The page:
11,000-year-old ancient temple found in eastern Turkey
Dating from Neolithic period, temple is similar to Göbeklitepe, oldest temple in the world, says archaeologist
Historical temple found in Turkey's Mardin Photograph: Halil İbrahim Sincar
An ancient temple estimated to be over 11,000 years old has been found in eastern Turkey.
The temple dating from the Neolithic period with four monuments (steles) was unearthed in Dargecit in Mardin, an area known to have been home throughout history to Sumerians, Akkadians, Babylonians, Hittites, Assyrians, Romans, Seljuks, and Ottomans, among others.
Ergul Kodas, an archaeologist at Artuklu University and advisor to the excavation area, told Anadolu Agency that the temple, built with small stones and hardened clay floors, belongs to the same period as Gobeklitepe, the famed “oldest temple in the world.”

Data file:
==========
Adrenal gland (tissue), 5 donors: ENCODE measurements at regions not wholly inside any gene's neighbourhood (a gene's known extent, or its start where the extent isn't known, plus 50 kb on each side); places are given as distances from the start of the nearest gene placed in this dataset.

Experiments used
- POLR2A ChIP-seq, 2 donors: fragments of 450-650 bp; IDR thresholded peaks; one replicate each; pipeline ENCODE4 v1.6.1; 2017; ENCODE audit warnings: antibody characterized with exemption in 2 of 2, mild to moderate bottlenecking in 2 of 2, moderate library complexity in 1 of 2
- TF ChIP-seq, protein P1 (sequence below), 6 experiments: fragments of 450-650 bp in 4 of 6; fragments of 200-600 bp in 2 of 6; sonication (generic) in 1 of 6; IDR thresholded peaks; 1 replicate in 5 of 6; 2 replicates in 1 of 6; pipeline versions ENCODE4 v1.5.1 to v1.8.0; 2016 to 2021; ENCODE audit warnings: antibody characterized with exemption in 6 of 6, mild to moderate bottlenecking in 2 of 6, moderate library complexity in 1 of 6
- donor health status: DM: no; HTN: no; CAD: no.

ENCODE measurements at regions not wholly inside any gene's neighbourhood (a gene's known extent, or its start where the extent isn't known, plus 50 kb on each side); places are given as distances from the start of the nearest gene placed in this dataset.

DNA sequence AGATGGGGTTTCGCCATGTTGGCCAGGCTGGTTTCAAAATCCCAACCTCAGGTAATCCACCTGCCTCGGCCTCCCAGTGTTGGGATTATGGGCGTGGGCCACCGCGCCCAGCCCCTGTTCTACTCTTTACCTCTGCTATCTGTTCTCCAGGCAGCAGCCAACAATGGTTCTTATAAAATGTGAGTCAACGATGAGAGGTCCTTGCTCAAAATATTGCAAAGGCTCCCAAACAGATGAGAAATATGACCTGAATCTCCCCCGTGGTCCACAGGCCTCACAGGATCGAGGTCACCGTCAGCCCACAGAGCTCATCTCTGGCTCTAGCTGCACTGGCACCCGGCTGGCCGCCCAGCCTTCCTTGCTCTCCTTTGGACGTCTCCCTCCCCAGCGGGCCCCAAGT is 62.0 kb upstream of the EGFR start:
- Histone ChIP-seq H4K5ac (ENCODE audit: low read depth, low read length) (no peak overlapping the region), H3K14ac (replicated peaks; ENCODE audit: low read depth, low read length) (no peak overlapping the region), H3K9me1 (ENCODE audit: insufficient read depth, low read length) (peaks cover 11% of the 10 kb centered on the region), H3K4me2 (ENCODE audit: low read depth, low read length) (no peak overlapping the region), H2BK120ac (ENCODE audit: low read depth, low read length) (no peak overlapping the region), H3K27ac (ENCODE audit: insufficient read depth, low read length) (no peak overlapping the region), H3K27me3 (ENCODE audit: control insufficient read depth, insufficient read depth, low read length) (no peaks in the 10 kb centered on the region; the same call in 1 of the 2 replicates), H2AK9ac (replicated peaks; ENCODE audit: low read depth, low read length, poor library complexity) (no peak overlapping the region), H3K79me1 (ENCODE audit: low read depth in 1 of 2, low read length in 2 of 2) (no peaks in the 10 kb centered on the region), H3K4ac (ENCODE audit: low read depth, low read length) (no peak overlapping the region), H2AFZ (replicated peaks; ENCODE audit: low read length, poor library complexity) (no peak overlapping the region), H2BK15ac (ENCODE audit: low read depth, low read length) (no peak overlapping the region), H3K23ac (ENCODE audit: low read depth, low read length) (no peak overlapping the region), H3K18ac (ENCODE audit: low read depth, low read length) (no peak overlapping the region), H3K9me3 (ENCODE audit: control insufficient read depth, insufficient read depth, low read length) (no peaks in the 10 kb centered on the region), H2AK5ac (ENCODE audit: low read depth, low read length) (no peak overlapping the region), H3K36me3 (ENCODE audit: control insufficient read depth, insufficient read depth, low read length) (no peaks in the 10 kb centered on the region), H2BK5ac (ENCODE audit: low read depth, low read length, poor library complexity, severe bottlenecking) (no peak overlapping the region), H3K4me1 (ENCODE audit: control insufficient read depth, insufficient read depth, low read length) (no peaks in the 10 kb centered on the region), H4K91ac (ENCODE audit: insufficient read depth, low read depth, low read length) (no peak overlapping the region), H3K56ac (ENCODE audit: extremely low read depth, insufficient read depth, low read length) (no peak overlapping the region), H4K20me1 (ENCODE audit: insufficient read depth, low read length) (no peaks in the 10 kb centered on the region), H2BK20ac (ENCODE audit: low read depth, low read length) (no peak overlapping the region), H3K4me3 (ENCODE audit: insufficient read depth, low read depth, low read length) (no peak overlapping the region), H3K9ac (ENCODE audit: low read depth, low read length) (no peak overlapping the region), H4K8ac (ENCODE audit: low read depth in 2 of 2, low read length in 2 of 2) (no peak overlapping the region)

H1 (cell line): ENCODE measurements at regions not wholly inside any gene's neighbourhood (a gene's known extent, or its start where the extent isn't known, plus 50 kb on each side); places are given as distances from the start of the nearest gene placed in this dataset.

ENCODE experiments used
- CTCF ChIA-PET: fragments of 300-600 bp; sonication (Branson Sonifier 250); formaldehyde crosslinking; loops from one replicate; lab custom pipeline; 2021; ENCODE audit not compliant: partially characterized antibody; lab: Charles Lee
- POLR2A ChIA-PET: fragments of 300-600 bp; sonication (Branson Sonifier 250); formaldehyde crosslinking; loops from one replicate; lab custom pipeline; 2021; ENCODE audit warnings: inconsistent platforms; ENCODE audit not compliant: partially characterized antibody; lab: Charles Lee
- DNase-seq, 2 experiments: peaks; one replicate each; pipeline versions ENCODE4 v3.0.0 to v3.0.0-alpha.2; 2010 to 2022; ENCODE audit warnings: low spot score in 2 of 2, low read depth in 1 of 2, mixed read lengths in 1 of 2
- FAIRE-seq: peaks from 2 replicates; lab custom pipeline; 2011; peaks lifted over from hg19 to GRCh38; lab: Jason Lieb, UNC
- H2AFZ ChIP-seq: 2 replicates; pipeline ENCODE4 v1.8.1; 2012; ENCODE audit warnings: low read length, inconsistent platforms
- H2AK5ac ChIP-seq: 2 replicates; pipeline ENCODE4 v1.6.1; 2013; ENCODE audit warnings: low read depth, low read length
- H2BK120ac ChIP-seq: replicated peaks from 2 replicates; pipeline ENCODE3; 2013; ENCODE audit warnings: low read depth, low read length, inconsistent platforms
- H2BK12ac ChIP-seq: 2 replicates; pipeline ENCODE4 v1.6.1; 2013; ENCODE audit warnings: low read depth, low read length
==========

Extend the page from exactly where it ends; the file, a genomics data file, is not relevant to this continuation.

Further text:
Gobeklitepe, declared an official UNESCO World Heritage Site last year, was discovered in 1963 by researchers from the universities of Istanbul and Chicago.
“According to analysis, the temple has four steles. We think it's about 11,300 years old,” said Kodas.
“Excavations are underway, but we have clearly revealed the steles. One of the four steles we uncovered was broken, but the other three were still preserved to this day as they were,” he added.
No figures were found on the steles, Kodas said, adding “This 80-square-meter temple of the Neolithic period has characteristics similar to Gobeklitepe.”
(Source: yenisafak.com; October 31, 2019; http://tinyurl.com/yywp7hpa )
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